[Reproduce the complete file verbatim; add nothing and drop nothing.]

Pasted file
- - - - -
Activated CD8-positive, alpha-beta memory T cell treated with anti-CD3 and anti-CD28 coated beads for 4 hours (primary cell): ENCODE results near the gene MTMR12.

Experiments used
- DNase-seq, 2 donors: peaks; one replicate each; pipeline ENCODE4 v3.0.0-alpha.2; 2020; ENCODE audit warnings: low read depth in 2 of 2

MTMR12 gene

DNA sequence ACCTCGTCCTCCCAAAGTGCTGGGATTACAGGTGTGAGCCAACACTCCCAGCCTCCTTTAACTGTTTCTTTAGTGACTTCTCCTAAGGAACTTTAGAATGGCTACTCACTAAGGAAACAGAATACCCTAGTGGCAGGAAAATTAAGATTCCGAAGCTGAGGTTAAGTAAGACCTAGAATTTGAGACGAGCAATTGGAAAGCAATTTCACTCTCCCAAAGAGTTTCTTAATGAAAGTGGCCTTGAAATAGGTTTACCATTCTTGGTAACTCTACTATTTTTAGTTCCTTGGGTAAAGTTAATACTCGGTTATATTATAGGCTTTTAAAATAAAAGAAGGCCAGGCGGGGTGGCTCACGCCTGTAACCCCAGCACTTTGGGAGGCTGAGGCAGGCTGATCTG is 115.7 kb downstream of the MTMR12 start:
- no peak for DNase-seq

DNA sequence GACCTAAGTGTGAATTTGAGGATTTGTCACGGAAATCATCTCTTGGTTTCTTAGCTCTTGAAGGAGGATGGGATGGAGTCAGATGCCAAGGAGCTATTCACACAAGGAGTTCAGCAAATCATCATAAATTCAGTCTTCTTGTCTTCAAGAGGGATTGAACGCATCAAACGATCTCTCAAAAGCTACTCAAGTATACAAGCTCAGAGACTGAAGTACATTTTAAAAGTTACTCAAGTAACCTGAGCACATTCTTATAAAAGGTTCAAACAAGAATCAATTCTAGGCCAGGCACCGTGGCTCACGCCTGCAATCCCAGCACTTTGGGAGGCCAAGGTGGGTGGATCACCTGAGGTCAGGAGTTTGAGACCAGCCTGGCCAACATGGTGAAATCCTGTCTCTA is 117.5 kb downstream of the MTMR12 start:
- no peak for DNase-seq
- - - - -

Activated CD8-positive, alpha-beta memory T cell treated with anti-CD3 and anti-CD28 coated beads for 4 hours (primary cell): ENCODE results near the gene MTMR12.

Experiments used
- DNase-seq, 2 donors: peaks; one replicate each; pipeline ENCODE4 v3.0.0-alpha.2; 2020; ENCODE audit warnings: low read depth in 2 of 2

MTMR12 gene

DNA sequence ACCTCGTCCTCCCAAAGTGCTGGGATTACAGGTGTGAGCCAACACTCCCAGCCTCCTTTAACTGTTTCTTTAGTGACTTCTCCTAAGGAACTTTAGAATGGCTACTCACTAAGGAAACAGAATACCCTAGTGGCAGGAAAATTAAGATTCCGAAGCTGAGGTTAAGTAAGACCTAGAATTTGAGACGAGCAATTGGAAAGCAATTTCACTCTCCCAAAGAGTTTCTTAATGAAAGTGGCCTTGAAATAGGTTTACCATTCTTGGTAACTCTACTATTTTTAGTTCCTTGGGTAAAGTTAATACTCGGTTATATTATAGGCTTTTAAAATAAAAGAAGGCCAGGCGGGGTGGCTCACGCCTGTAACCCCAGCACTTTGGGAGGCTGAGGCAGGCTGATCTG is 115.7 kb downstream of the MTMR12 start:
- no peak for DNase-seq

DNA sequence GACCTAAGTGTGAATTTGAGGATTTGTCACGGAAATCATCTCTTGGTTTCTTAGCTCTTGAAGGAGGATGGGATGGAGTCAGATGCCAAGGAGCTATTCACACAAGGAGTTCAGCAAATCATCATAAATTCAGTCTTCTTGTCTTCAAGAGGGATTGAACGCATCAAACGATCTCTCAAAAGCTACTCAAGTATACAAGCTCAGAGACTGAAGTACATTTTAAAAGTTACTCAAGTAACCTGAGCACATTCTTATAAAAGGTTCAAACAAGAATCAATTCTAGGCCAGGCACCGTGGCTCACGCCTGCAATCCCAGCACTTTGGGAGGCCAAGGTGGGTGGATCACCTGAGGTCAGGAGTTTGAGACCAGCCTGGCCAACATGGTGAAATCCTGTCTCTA is 117.5 kb downstream of the MTMR12 start:
- no peak for DNase-seq